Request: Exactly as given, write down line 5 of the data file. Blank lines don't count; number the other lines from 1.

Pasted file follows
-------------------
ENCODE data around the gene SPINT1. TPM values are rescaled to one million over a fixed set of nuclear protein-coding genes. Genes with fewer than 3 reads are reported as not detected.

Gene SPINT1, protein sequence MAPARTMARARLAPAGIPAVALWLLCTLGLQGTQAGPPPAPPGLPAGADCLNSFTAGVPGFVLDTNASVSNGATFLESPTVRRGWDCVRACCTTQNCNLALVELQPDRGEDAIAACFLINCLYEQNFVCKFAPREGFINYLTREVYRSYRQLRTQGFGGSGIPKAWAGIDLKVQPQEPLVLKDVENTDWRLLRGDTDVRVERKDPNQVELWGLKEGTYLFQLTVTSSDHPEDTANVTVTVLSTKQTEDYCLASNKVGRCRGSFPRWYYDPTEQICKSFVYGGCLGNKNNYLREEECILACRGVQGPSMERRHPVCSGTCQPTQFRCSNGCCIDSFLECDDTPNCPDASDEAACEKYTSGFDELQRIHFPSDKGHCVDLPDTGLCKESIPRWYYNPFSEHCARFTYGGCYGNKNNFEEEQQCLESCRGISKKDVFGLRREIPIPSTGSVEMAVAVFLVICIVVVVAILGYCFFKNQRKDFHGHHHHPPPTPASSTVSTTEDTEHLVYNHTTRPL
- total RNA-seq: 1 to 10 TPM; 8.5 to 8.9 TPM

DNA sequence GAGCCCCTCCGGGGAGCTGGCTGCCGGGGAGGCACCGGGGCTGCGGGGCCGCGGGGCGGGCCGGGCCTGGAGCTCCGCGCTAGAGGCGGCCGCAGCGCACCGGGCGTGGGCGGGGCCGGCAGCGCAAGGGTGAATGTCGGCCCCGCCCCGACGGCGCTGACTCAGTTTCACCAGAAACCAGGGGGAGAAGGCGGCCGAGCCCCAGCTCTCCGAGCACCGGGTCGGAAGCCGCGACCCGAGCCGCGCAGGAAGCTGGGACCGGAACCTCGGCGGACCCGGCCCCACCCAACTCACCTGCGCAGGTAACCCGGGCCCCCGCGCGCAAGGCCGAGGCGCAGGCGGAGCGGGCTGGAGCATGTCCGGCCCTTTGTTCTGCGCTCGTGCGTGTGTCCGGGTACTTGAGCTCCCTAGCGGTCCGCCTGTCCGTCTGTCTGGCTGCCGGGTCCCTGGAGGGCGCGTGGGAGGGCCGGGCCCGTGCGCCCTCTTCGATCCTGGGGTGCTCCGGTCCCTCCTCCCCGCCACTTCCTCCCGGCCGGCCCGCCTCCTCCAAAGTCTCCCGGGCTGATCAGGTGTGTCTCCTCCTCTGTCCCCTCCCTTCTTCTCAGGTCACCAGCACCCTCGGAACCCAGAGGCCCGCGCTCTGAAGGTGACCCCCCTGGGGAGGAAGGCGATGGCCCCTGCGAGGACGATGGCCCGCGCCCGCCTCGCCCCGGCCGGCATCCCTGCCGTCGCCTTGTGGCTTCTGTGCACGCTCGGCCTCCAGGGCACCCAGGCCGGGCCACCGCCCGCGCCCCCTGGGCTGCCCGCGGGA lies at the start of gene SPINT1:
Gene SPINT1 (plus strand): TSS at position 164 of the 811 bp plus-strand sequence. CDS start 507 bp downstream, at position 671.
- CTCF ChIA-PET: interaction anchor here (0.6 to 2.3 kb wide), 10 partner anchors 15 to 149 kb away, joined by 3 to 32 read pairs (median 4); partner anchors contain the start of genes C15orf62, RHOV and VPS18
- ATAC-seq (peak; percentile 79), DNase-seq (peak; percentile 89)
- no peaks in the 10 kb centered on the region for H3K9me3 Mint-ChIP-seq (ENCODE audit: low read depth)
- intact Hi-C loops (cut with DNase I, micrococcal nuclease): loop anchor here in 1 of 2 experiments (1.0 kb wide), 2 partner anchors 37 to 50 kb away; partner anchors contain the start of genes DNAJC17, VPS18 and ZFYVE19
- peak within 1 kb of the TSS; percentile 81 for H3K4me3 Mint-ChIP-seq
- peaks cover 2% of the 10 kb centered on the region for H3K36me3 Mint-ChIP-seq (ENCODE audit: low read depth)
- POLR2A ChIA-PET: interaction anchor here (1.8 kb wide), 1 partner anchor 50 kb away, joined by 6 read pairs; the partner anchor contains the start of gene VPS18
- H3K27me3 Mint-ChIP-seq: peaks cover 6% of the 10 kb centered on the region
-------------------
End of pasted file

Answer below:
Gene SPINT1 (plus strand): TSS at position 164 of the 811 bp plus-strand sequence. CDS start 507 bp downstream, at position 671.